US judge drops bosses from Jackson suit
AFPLOS ANGELES--The judge in Michael Jackson's family's lawsuit against promoters AEG Live dismissed claims on Monday against two two executives accused over the 2009 death, leaving their firm as sole defendant.
September 11, 2013, 12:11 am TWN
Judge Yvette Palazuelos ruled that Jackson lawyers have not proved claims that AEG Live chief executives Randy Phillips and Paul Gongaware could be held responsible for the singer's death.
The trial, in which the late pop icon's mother Katherine Jackson accuses AEG Live of negligently hiring the doctor convicted over his death, started in April, and could wrap up later this month.
Phillips and Gongaware were named as defendants, along with AEG Live as a company. Both have faced grillings earlier in the trial at the Los Angeles Superior Court.
Monday's decision streamlines the case before the jury, leaving the 12-strong panel to decide only if they thought AEG Live had negligently hired Conrad Murray and failed to supervise him properly.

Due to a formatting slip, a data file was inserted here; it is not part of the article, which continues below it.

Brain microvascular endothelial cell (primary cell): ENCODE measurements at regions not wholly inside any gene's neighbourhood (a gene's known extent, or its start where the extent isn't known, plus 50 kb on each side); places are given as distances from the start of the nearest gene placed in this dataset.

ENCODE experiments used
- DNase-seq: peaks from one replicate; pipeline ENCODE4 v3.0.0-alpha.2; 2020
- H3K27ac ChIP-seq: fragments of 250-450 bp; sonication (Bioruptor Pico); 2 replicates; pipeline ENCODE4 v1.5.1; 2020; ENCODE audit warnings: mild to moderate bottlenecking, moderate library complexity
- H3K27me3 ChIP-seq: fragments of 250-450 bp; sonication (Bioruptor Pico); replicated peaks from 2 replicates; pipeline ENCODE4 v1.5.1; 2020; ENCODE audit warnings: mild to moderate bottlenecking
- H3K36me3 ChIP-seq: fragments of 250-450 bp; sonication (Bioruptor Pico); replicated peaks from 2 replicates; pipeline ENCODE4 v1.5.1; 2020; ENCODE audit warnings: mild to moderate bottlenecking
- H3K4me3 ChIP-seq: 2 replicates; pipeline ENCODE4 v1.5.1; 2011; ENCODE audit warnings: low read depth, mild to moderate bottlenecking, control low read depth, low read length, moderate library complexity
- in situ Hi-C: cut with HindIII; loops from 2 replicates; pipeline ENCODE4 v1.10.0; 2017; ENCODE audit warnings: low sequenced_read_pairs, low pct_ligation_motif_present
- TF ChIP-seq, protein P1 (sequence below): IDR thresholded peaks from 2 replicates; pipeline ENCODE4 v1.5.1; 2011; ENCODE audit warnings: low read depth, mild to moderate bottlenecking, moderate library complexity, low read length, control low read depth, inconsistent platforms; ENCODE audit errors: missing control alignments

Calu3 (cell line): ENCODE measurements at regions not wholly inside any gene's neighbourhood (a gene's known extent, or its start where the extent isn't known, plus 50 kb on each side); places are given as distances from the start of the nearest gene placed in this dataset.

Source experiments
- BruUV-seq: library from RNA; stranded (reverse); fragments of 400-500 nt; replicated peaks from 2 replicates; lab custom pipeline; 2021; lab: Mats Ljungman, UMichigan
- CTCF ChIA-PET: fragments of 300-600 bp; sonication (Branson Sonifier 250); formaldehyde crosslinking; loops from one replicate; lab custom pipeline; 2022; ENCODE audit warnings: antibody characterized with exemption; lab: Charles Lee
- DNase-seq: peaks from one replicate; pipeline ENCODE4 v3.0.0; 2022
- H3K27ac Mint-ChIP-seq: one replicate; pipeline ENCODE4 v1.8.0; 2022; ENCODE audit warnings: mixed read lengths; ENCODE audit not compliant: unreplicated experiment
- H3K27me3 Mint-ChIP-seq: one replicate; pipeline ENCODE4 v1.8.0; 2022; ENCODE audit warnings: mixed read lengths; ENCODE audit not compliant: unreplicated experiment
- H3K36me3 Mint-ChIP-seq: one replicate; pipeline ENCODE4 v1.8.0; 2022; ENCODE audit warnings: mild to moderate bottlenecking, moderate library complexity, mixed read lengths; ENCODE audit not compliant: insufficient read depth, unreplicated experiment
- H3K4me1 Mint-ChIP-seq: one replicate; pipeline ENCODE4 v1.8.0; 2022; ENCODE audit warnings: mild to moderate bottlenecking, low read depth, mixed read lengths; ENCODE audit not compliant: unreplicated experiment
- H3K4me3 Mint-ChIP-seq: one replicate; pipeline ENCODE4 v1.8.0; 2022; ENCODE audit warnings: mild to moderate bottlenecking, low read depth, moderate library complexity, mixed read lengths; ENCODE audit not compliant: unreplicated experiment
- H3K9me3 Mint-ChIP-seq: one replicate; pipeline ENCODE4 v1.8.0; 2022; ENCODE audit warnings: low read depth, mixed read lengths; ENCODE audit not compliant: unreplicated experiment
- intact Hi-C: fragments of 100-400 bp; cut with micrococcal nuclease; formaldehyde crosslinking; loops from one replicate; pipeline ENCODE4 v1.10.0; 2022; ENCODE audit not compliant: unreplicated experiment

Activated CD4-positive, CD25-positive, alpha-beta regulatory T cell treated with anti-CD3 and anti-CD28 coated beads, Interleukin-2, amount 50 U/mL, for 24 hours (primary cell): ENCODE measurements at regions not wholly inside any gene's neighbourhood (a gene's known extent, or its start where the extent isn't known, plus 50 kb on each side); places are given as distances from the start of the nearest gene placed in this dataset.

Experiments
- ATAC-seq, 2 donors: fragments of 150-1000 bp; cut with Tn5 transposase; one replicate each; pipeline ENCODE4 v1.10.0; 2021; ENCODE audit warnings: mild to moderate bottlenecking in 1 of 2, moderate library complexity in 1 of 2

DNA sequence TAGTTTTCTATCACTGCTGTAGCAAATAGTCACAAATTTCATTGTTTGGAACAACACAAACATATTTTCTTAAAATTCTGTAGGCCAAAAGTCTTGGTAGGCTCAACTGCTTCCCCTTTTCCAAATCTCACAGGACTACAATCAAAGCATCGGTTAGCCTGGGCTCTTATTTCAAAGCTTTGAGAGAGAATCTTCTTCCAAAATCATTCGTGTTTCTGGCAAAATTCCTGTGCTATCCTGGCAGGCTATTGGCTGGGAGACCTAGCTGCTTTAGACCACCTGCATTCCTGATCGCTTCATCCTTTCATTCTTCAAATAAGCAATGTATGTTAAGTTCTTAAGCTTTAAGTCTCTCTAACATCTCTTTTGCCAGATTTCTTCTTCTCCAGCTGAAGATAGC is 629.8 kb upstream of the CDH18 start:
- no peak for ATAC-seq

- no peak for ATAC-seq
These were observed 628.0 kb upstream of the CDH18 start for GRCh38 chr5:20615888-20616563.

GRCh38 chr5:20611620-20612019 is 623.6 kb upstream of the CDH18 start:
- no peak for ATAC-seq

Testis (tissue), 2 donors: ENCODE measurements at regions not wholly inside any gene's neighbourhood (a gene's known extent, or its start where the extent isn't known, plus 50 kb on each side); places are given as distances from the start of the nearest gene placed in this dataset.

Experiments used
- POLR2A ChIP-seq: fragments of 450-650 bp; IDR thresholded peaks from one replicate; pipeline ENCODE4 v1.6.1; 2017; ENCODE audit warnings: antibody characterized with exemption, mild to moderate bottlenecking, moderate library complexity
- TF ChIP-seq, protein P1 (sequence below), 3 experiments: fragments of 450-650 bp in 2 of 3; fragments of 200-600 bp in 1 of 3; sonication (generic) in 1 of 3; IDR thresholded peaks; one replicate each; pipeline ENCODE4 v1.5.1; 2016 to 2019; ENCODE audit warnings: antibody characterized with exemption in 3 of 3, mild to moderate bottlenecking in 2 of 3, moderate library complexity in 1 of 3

Murray was jailed for four years in 2011 after being found guilty of involuntary manslaughter for administering the surgical anesthetic propofol to help Jackson, 50, cope with chronic insomnia.
The self-styled King of Pop died on June 25, 2009 at his rented Holmby Hills mansion, where he was living while rehearsing for the doomed “This is It” series of concerts in London, which was set to be followed by a world tour.
Lawyers for Katherine Jackson, who brought the lawsuit in her name and those of her son's three children, have argued that AEG Live ignored a series of warning signs about the singer's alarmingly failing health.
AEG Live insists that Jackson himself hired Murray as his personal physician, and was therefore responsible for his own medical care.